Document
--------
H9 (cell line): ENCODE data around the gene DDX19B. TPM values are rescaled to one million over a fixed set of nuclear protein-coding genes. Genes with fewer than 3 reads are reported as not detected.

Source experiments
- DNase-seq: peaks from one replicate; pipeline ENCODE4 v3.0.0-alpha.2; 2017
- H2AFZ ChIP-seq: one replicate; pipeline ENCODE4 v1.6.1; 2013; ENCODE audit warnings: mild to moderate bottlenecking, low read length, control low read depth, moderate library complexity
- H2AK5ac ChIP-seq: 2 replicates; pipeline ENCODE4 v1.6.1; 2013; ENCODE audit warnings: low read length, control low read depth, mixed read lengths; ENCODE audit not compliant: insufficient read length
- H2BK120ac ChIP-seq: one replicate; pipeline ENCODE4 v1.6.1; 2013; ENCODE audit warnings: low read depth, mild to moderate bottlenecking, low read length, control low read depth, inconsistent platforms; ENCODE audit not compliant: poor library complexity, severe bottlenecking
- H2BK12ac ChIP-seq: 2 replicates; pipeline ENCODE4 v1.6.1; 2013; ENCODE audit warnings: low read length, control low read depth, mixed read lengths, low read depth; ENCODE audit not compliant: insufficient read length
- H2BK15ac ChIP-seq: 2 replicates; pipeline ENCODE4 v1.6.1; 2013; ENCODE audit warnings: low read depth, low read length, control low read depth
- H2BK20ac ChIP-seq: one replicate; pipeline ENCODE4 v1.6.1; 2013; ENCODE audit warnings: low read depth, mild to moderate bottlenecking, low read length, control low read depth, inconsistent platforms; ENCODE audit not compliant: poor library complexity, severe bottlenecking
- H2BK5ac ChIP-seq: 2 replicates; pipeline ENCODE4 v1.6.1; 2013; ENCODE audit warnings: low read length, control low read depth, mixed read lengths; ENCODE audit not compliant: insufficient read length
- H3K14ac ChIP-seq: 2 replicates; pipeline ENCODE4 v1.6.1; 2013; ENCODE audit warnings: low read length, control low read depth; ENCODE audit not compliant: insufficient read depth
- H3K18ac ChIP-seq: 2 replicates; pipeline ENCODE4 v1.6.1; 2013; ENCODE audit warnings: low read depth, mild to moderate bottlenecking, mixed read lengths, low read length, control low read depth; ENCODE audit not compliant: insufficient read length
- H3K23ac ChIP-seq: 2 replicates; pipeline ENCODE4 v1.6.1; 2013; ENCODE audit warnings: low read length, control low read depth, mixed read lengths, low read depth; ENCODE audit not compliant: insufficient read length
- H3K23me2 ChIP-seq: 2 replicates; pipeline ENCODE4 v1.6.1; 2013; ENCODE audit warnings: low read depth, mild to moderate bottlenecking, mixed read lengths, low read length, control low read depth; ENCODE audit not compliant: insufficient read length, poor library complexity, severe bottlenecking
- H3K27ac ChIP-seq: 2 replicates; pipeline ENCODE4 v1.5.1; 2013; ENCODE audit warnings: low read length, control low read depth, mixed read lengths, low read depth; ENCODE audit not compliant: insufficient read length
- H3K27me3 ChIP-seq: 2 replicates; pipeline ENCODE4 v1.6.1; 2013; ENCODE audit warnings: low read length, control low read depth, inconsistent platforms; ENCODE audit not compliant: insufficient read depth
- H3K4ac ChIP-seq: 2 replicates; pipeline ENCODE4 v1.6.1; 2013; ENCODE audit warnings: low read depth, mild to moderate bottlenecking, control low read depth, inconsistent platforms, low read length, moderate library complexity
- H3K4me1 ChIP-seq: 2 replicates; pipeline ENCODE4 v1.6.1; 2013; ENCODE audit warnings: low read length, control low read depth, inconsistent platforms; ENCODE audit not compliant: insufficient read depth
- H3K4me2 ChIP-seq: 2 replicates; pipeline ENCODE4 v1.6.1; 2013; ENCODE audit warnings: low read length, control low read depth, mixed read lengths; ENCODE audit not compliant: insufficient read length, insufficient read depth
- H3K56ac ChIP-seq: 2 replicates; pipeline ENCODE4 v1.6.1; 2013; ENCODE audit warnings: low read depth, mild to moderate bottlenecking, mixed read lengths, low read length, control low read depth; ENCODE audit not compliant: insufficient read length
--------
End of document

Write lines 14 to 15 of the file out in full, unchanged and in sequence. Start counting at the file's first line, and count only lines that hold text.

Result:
- H3K23me2 ChIP-seq: 2 replicates; pipeline ENCODE4 v1.6.1; 2013; ENCODE audit warnings: low read depth, mild to moderate bottlenecking, mixed read lengths, low read length, control low read depth; ENCODE audit not compliant: insufficient read length, poor library complexity, severe bottlenecking
- H3K27ac ChIP-seq: 2 replicates; pipeline ENCODE4 v1.5.1; 2013; ENCODE audit warnings: low read length, control low read depth, mixed read lengths, low read depth; ENCODE audit not compliant: insufficient read length